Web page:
“Yikes! What a Way To Go...New York City's Travel Experience
By Miriam Medina

New York City's Travel Experience
19 6 1-2 0 0 0

Researched and Compiled by Miriam Medina

1 9 6 1

A) The $92 million Throgs Neck bridge, easing the flow of traffic in and out of Long Island, opens.

B) The Throgs Neck Expressway (I-695). Throgs Neck Expressway serves as a link between the Bruckner Expressway - New England Thruway (I-95) and the Cross Bronx Expressway Extension (I-295) approach to the Throgs Neck Bridge in the southeast Bronx. Although it is just over one mile long, the six-lane expressway is an important link for traffic between Long Island and New England. Completed in 1961 at a cost of $16 million, the Throgs Neck Expressway was constructed with six 12-foot-wide lanes separated by a steel guardrail. A 10-foot-wide breakdown shoulder is provided along the entire length of the expressway. (25)

1 9 6 2

A) Construction of the Sheridan Expressway began in 1958 as part of the elevated Bruckner Expressway project. The 1.2-mile-long Sheridan Expressway was constructed with two 12-foot-wide lanes in each direction, but like other early-Interstate era expressways in New York City, had inadequate shoulders and short acceleration-deceleration lanes. In October 1962, the $9.5 million expressway was opened to traffic. (25)

B)  March 19, 1962 :The New York State Legislature forms the Manhattan and Bronx Surface Transit Operating Authority (MaBSTOA), a non-civil-service subsidiary of New York City Transit, to take over bus service for the bankrupt Fifth Avenue Coach Company and Surface Transit, Inc. routes. (26)

1 9 6 3

A) Since 1743, the cities of Newburgh and Beacon had been served by ferries crossing the Hudson River. Beginning with a fleet of sailboats and rowboats, the trans-Hudson service deployed three ferryboats by 1910. Each ferry, which measured 160 feet by 35 feet, could hold 30 passenger cars on each trip. By the 1950's, the growth in trans-Hudson vehicular traffic along NY 52 and construction of the nearby New York State Thruway (I-87) had rendered the ferry service obsolete. The original Newburgh-Beacon Bridge (I-84 and NY 52) was open to traffic on November 2, 1963. A parallel bridge was opened on November 1, 1980. (25)

B) The Alexander Hamilton Bridge (I-95 and US!) was opened to traffic on January 15, 1963 at a cost of $21,000,000. (25)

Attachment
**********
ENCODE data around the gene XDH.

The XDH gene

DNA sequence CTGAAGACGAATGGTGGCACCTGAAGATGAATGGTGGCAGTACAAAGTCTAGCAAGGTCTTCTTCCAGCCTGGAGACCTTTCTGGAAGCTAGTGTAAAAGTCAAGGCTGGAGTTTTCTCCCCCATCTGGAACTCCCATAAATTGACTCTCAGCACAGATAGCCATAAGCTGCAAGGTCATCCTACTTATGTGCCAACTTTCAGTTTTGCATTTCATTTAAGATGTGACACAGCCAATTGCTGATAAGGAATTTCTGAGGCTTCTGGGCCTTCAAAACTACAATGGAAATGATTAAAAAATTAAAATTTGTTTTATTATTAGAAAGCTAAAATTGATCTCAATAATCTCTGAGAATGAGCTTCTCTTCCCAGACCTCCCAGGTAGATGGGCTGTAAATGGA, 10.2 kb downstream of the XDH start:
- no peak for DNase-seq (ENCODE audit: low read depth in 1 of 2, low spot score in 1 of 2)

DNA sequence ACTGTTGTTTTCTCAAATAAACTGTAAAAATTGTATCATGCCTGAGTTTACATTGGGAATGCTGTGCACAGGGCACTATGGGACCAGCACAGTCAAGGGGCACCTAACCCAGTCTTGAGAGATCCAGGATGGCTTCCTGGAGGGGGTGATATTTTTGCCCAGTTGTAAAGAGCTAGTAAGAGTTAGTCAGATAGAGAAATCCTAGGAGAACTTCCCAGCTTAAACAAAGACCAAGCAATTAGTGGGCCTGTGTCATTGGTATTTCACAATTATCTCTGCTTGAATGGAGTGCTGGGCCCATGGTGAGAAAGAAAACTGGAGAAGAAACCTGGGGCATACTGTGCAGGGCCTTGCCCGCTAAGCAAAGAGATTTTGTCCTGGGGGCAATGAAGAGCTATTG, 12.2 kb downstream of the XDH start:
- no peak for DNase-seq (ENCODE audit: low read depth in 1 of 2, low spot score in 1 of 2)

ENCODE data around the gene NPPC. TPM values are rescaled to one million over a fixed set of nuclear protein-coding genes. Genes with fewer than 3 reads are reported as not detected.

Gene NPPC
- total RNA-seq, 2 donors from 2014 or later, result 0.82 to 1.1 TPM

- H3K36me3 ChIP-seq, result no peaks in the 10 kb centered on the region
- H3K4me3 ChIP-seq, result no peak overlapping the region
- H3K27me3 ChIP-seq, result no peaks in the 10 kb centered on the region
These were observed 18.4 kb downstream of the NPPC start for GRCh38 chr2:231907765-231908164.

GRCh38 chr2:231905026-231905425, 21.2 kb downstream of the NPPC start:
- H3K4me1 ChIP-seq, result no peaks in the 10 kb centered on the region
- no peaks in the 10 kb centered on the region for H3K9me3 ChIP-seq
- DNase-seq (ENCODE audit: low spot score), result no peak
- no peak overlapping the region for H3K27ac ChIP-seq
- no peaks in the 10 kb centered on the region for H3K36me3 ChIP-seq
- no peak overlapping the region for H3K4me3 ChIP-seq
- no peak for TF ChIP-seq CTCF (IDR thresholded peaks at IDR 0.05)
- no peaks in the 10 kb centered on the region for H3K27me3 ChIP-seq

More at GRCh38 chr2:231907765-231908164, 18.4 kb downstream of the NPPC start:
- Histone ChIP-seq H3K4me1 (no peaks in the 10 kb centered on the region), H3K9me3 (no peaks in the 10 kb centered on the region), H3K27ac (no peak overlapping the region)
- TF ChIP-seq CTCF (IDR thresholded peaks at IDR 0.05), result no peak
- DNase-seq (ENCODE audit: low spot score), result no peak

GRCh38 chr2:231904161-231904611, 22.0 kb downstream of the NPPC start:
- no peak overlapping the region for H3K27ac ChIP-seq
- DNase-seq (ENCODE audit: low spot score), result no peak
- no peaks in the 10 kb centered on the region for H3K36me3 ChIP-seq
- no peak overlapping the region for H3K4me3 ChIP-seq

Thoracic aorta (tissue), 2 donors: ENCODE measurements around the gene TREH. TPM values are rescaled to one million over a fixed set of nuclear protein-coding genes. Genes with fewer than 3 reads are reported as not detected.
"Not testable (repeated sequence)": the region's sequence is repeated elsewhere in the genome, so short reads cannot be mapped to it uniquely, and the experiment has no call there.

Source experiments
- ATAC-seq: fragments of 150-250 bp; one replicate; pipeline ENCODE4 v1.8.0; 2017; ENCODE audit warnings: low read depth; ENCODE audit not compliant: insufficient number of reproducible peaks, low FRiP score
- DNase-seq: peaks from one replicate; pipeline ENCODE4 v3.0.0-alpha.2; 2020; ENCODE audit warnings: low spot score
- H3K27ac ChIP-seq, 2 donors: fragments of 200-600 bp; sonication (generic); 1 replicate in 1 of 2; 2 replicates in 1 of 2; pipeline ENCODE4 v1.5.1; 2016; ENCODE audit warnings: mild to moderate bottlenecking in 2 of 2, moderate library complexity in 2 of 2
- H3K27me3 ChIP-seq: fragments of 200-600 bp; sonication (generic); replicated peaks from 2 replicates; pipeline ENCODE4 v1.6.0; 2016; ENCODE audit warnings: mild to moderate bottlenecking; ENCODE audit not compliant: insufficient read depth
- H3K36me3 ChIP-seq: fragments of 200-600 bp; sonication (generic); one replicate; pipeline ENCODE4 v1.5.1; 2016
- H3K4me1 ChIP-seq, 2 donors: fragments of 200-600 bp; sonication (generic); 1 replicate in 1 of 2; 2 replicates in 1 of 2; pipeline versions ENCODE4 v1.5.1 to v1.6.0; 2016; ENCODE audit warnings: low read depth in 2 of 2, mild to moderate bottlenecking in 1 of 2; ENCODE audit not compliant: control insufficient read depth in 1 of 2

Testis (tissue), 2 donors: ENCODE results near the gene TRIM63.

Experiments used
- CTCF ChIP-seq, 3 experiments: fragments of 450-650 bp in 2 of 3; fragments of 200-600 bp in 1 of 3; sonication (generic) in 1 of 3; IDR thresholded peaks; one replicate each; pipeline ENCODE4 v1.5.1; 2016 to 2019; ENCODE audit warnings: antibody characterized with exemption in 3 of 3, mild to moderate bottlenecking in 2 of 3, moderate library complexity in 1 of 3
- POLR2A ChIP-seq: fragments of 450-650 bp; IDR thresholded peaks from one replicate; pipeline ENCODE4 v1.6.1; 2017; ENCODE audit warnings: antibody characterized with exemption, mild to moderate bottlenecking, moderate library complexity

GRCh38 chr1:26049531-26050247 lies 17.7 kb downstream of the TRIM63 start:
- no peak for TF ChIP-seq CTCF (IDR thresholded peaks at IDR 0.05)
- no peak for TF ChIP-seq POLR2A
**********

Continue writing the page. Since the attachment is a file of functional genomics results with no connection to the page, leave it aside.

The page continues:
C)  The final link of the Cross Bronx Expressway was completed in 1963, some 15 years after construction began, at a cost of $140 million. One year later, the complex interchange with the Major Deegan Expressway was completed. (25)

1 9 6 4

A)  The entire length of the $38 million Harlem River Drive opened in early 1964, in time for the New York World's Fair. According to the NYSDOT, the six-lane parkway handles approximately 100,000 vehicles per day. (25)

B)  November 21, 1964 : Bus service starts between Brooklyn and Staten Island via the Verrazano Bridge.(26)

C) The Verrazano-Narrows Bridge between Brooklyn and Staten Island, New York, opens on November 21, 1964. The Lower deck was opened on June 28, 1969. Until the building of the Narrows Bridge, the island's only connections with New York were ferries that crossed the harbor between the island, Manhattan and Brooklyn. During its first full year of operation in 1965, the six-lane Verrazano-Narrows Bridge carried approximately 48,000 vehicles per day. The total cost of this structure was $320,126,000. (25)

1 9 6 5

As early as the 1930's, New York City officials saw the need for an express highway that would provide local and through-traffic service through Staten Island. Unlike the Willowbrook and Richmond parkways proposed elsewhere in the borough, the new route was to allow cars, trucks and buses. All three routes were to provide access to the proposed Narrows Crossing, as well as to the existing Port Authority crossings between Staten Island and New Jersey. The Staten Island Expressway (I-278) carried approximately 50,000 vehicles per day in 1965, the first full year of operation.(25)

1 9 6 6

September 11, 1966 : Although a few air-conditioned buses were in service previously, air-conditioning becomes a regular NYC Transit bus feature with the arrival of 682 vehicles known as the 8000 series. (26)

1 9 6 7

 A) November 26, 1967 : The Christie Street connection opens, enabling BMT lines that cross the Manhattan and Williamsburg Bridges to stop at Broadway-Lafayette (an IND station). The Grand Street station also opens to serve trains using the Manhattan Bridge. (26)

B) Since New York City arterial coordinator Robert Moses announced plans for this road in 1947, the Nassau Expressway has spent much of its life only on paper. Although the initial construction contracts were let out in 1949, it was not until the mid-1960's when construction actually began on the expressway. (25)